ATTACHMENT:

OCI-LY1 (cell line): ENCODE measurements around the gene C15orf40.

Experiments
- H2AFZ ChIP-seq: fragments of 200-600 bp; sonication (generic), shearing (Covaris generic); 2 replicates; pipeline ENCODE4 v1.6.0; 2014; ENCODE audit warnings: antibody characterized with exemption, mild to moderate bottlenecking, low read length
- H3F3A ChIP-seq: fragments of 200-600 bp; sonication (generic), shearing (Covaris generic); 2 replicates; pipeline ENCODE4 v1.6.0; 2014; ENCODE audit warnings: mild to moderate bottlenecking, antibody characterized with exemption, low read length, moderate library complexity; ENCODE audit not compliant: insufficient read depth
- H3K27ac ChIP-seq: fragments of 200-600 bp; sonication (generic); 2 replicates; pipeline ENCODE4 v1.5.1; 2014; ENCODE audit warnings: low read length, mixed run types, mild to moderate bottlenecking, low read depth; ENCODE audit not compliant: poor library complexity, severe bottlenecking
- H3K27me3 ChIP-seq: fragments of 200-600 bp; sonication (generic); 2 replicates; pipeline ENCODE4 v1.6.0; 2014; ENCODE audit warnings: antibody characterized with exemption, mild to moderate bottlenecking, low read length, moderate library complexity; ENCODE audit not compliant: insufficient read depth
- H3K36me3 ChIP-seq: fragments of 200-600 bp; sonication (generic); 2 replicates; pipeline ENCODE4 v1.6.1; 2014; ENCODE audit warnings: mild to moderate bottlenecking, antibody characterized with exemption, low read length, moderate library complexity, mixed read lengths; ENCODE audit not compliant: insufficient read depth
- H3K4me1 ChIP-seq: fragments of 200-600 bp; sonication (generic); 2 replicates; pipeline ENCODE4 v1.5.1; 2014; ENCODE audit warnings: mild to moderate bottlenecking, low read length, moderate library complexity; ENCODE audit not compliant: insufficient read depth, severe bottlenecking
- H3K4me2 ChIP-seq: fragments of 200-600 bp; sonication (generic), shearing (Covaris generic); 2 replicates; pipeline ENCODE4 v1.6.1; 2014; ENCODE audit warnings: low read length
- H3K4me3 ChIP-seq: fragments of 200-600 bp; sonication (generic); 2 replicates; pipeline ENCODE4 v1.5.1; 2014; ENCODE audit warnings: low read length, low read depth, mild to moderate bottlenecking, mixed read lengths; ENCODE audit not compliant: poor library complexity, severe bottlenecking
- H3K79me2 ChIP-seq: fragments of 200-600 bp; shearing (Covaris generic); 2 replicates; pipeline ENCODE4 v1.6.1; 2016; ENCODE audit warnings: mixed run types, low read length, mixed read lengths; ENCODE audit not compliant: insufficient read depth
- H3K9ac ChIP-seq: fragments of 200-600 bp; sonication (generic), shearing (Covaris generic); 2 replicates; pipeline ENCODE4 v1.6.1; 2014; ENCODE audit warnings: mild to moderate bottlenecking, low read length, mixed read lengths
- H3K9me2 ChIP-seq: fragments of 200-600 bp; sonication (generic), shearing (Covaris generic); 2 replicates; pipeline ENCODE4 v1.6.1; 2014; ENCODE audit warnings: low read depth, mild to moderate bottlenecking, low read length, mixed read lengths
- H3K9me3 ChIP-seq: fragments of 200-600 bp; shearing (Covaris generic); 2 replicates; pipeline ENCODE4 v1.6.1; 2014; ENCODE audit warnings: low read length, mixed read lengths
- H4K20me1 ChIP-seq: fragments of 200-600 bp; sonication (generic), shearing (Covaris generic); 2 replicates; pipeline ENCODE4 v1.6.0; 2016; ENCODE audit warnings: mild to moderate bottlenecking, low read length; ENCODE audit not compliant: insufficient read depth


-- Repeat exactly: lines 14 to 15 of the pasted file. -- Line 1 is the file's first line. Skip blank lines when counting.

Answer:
- H3K9me3 ChIP-seq: fragments of 200-600 bp; shearing (Covaris generic); 2 replicates; pipeline ENCODE4 v1.6.1; 2014; ENCODE audit warnings: low read length, mixed read lengths
- H4K20me1 ChIP-seq: fragments of 200-600 bp; sonication (generic), shearing (Covaris generic); 2 replicates; pipeline ENCODE4 v1.6.0; 2016; ENCODE audit warnings: mild to moderate bottlenecking, low read length; ENCODE audit not compliant: insufficient read depth